- HOMEWARD BOUND PENNANT
- In USN usage and in some others the term for a paying off pennant -
see ‘paying off pennant’.
- HONORARY DISTINCTION(S)
- A collective term for any addition (or additions) to a flag, colour or
arms that is
(or are) granted in recognition of an act (or acts) of courage – see ‘augmentation of honour’
and ‘battle honour’.
Arms and Government Ensign of Malta 1943–64 (fotw)
- HONOUR (or HONOR) BANNER
- The term – and a direct translation of the German Ehrenbanner – for those flags (usually
decorated with a fringe) that were awarded to various non-military organizations for excellent
performance by the former GDR and possibly other Communist bloc countries – but see
(also ‘banner 3)’ and
Honour Banner for Anti-Imperialist Solidarity, GDR (Eugene Ipavec); Honour Banner for Efforts in Developing the Town of Leipzig, GDR (Eugene Ipavec)
- HONOUR (or HONOR) ENSIGN
- See ‘ensign of honour’.
Honour Ensign/Ensign of Honour, Russian Federation (fotw & CS)
- HONOUR (or HONOR) FLAG
- 1) The flag, now obsolete, that was selected to represent those nations which were working
towards world peace prior to the foundation of the United Nations Organization, and in
official/semi-official use (particularly, but not exclusively, in the USA) from 1943 to c1948 -
the four freedoms flag.
- 2) The flag that was presented to those towns and districts in Australia who subscribed
twice their quota of funds to the Commonwealth Government's Seventh War Loan in 1918.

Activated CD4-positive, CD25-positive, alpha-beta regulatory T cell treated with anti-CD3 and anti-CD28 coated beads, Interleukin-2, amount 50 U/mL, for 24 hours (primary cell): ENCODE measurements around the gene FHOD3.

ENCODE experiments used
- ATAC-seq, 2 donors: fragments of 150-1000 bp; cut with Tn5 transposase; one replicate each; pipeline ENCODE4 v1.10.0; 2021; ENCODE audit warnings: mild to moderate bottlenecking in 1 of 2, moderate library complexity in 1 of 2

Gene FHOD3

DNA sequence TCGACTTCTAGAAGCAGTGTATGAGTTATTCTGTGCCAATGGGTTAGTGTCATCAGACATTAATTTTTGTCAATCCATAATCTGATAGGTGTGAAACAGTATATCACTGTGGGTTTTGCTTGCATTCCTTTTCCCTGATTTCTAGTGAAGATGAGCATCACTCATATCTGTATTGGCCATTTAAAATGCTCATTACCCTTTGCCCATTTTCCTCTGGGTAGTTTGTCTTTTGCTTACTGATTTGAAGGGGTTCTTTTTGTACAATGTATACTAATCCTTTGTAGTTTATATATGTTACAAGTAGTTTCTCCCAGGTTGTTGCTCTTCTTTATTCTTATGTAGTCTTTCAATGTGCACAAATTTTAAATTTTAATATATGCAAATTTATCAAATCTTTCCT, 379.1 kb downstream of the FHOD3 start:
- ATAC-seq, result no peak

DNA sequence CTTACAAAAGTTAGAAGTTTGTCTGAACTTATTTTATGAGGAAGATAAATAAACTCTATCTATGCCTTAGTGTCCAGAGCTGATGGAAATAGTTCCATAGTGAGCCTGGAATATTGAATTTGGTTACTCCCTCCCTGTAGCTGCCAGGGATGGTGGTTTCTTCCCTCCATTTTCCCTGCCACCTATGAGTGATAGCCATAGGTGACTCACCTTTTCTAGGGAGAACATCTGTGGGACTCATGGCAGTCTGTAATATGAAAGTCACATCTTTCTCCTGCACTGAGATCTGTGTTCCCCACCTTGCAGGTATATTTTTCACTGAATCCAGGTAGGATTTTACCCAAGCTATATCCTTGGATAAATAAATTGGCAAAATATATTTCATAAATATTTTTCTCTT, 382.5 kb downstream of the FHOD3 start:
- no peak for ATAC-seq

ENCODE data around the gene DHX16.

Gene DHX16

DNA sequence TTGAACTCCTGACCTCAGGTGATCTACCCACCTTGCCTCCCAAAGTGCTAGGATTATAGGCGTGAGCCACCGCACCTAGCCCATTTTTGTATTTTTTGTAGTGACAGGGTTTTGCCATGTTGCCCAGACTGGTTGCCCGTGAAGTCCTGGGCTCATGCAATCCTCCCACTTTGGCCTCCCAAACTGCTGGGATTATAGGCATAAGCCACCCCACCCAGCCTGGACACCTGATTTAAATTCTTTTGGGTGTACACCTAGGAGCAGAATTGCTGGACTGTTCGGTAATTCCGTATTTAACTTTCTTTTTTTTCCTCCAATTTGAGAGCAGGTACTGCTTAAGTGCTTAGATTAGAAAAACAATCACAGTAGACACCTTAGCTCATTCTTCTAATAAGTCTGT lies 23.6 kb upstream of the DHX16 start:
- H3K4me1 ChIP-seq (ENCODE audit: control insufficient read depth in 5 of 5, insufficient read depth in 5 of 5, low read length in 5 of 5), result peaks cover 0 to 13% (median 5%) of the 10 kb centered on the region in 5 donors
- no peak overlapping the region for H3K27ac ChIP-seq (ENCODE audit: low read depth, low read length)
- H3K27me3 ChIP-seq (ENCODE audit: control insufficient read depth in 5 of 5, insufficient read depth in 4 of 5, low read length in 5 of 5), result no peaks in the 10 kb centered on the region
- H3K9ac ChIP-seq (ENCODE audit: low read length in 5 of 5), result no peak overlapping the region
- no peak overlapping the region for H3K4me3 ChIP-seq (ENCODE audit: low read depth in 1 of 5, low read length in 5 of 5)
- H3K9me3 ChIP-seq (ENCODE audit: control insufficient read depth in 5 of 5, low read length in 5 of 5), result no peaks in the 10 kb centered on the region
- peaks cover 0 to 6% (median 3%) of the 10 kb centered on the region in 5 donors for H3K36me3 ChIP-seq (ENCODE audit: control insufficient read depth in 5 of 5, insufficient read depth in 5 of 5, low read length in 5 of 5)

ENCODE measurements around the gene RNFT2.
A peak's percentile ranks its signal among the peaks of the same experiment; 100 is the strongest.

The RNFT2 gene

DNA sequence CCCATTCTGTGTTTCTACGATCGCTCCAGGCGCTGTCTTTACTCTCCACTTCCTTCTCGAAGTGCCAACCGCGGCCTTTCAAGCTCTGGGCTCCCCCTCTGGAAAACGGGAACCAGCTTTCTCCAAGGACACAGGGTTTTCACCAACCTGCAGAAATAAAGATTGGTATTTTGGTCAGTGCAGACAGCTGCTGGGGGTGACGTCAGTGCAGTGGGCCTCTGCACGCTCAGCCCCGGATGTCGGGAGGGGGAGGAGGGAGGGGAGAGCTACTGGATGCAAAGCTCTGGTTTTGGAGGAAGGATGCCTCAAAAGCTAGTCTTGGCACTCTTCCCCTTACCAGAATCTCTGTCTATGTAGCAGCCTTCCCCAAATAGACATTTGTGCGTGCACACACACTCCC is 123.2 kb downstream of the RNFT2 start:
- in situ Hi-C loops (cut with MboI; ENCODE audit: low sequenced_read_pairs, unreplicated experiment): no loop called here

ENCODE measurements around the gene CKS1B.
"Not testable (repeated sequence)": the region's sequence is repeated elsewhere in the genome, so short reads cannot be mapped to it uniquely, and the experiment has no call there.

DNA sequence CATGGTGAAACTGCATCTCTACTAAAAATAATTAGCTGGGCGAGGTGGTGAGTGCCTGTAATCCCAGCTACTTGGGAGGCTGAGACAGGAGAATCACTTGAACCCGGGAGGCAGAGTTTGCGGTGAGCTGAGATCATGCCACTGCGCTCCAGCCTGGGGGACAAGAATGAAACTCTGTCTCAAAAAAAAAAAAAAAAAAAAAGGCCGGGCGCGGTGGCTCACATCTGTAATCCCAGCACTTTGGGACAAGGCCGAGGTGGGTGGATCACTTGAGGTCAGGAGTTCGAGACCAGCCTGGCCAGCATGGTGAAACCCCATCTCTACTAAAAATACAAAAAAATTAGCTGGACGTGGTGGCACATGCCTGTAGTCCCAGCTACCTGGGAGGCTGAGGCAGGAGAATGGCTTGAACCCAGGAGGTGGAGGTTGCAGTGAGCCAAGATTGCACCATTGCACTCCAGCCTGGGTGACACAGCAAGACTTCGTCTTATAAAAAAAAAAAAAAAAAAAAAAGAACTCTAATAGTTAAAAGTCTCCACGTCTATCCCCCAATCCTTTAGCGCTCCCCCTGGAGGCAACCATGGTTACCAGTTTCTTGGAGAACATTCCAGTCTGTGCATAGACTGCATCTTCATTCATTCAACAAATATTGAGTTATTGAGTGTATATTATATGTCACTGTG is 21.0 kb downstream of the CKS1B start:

- 3) One of the flags presented in 1832 by the government of Belgium to honour those
municipalities who had made a significant contribution towards the independence of that cuntry.
- 4) See ‘flag of honour’.
The Honour Flag (fotw); The Honour Flag, Australia
1918 (fotw); The Honour Flag, Belgium 1832 (fotw)
Please note with regard to 1) that the red bars – optionally blue or green and
possibly yellow – were said to represent the four freedoms (freedom of speech and expression,
freedom of every person to worship God in his own way, freedom from want and freedom from fear)
for which the Second World War was being fought, and that the alternative name of four freedoms
flag was in occasional use until 1945.
- HONOUR (or HONOR) JACK
- See ‘jack of honour’.
Honour Jack/Jack of Honour (Forces Navales Françaises Libres), France (fotw)
- HONOUR (or HONOR) POINT
- 1) On flags, originally a US term for that position on
a flag where the colour or charge with the greatest or highest symbolism is placed,
almost always the upper hoist canton – point of honour sometimes called the place of honour (see also
‘quarter 1)’ and
- 2) In heraldry, a point on the shield slightly above the exact centre -
the fesse- or fess-point (see
Please note with regard to 1), not to be confused with the position
of honour - see ‘position of honour’.
- HONOUR (or HONOR) POSITION
- See ‘position of honour’.
- HONOURABLE (or HONORABLE) ORDINARIES
- In heraldry see ‘ordinary’.
Examples: Chief; Cross; Pale; Saltire; Fess; Pile; Chevron; Quarter; Bend